ADiff review: A posthumous victory for Hubert Butler

The late essayist, once denounced by a papal nuncio as a dangerous communist, has the last laugh

Hubert Butler: Witness To The Future
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Director: Johnny Gogan
Cert: Club
Genre: Documentary
Running Time: 1 hr 38 mins

Light House 3, Monday 22nd, 8.30pm, 98 min

In 1952, while attending a lecture in the Rotunda, Dublin, about the persecution of the Catholic Church by the Yugoslav communist regime, essayist and market-gardener Hubert Butler reminded the audience about the Catholic treatment of the Orthodox in Croatia, and the massacre he had recounted in Father Chok and Compulsory Conversion. The papal nuncio walked out, and Butler was soon denounced as a dangerous communist. The apostolic protester would have done well to sit back down, for the erudite Butler had plenty of wisdom to impart. Butler, a translator of Gogol and Chekhov who helped smuggle Jews into Ireland from pre-war Vienna, is finally, deservedly in vogue some 26 years after his death. Johnny Gogan's thoroughly engaging documentary makes great use of lately declassified documents and location. A parade of compelling contributors – including biographer Robert Toibin and Hubert's daughter Julia – turn out to be what the Avengers are to the Marvelverse. Marvellous.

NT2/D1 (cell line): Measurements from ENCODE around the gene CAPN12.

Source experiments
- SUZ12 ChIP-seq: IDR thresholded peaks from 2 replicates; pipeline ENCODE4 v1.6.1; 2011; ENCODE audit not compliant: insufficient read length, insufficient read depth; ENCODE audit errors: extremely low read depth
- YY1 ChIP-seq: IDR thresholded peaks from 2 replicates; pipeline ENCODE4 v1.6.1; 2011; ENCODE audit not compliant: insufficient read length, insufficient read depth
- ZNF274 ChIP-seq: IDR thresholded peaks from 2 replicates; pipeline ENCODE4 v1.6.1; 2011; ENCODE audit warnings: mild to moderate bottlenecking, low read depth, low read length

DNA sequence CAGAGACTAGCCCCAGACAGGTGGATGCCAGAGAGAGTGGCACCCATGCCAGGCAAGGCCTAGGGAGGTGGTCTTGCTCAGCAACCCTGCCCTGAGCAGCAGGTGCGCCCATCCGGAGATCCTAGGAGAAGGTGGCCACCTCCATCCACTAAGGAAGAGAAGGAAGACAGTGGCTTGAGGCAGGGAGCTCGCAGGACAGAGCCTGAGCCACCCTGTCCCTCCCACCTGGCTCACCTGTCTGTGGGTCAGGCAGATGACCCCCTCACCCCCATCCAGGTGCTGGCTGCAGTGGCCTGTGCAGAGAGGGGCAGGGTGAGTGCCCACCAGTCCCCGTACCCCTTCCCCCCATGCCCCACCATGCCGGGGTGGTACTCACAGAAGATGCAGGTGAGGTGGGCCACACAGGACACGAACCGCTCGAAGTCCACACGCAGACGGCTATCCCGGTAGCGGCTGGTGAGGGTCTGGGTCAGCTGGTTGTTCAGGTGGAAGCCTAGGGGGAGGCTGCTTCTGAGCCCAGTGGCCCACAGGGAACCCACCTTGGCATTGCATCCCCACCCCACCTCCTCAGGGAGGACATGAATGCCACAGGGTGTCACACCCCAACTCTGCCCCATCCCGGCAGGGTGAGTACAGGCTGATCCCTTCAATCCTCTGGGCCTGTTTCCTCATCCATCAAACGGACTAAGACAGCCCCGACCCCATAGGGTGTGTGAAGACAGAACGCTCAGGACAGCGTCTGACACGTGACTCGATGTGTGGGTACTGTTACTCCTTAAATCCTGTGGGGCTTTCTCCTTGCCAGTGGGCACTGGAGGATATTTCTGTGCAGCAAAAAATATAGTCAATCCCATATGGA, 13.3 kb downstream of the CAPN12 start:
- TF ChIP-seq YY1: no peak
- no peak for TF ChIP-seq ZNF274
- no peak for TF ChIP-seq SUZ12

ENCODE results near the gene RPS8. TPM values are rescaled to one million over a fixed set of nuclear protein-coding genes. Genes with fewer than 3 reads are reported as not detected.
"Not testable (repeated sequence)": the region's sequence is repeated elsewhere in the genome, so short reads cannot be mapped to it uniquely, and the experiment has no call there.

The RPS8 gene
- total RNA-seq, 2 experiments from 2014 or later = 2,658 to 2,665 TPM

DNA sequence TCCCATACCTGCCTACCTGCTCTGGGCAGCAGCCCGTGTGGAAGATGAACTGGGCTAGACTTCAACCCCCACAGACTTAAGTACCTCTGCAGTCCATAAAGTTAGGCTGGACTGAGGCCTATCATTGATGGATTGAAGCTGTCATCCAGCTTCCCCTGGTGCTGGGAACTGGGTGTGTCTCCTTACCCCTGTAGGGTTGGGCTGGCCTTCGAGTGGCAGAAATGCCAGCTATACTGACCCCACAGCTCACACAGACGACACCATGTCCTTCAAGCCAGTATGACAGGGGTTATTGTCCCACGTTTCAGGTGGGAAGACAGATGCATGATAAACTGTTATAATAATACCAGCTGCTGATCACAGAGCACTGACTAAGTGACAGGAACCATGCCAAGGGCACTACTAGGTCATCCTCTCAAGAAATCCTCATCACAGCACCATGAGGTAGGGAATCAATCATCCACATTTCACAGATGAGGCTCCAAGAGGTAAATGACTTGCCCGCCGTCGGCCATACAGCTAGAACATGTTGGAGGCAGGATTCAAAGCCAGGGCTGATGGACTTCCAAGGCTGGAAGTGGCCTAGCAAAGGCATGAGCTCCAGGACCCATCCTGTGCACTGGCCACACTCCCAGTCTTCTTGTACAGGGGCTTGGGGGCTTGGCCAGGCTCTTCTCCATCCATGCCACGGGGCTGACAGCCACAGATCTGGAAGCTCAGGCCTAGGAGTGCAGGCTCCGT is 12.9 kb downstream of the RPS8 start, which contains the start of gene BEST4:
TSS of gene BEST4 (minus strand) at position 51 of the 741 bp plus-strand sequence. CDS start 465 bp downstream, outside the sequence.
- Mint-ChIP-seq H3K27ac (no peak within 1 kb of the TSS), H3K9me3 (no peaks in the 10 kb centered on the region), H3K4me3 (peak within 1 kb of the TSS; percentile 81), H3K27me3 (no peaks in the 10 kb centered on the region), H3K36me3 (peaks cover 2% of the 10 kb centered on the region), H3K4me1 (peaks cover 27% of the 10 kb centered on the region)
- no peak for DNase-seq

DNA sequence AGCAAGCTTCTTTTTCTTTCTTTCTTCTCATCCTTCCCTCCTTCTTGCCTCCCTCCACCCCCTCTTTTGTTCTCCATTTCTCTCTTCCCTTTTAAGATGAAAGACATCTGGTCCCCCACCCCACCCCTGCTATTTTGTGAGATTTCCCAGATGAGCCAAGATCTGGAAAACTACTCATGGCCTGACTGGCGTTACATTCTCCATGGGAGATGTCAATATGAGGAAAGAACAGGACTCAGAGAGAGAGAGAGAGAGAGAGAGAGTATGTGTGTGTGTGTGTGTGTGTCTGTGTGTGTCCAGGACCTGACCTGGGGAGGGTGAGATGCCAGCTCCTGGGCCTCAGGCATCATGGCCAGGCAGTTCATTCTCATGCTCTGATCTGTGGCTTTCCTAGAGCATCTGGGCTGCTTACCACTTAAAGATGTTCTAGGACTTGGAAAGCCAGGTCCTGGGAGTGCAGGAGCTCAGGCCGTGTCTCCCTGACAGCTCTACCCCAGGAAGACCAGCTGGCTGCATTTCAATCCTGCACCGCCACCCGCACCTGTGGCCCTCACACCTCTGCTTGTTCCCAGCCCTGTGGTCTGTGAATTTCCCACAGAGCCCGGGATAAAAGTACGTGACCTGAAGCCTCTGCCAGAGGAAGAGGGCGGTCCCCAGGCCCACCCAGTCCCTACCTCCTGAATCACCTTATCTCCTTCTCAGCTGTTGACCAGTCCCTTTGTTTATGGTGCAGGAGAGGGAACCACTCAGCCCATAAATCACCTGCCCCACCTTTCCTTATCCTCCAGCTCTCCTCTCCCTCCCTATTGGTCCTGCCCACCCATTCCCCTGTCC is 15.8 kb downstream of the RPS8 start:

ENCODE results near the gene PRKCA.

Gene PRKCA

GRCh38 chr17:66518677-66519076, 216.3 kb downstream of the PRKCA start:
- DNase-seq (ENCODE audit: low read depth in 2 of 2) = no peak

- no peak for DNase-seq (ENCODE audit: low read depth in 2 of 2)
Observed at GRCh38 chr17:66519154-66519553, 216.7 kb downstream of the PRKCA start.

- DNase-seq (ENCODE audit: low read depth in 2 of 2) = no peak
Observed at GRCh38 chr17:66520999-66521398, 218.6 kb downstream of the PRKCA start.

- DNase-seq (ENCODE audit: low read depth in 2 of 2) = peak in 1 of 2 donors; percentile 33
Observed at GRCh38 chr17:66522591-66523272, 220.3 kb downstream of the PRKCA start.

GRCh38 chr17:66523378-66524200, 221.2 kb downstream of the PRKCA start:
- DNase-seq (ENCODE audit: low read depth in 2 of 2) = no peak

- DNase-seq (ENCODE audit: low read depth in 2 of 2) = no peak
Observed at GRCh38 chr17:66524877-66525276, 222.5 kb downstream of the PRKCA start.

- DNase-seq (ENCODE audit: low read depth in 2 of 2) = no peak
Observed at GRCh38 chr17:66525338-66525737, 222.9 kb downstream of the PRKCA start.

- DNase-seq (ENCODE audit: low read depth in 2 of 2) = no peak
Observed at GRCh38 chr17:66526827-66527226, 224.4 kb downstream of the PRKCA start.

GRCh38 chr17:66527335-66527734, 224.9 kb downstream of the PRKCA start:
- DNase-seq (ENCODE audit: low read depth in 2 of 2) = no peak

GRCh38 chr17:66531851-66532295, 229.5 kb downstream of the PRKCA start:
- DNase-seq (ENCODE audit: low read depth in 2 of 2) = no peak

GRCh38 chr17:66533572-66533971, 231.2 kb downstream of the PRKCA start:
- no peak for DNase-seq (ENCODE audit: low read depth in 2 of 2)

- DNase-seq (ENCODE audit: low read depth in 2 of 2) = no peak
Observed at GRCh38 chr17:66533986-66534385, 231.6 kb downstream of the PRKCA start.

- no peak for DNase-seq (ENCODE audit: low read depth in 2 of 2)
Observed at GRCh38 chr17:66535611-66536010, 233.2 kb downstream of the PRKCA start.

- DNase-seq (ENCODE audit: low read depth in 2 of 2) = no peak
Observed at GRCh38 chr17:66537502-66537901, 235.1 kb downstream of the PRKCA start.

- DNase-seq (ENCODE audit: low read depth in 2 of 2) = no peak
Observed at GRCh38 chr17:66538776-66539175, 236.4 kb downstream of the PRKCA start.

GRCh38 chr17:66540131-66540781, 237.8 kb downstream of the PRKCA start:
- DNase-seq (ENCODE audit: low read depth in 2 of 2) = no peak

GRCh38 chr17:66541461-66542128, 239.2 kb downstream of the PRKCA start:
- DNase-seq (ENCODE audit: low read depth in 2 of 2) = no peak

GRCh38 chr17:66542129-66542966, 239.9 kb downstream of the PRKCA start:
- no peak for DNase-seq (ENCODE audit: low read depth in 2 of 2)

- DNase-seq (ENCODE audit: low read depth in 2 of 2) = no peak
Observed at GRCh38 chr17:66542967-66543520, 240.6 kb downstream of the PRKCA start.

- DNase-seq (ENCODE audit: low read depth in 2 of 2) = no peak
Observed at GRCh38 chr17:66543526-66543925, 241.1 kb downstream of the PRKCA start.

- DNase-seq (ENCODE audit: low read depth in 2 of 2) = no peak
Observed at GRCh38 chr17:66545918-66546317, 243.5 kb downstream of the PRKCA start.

Can't see this? Try the Romanian political thriller Why Me? Light House 1, Monday 22nd, 5.30pm

Tara Brady

Tara Brady

Tara Brady, a contributor to The Irish Times, is a writer and film critic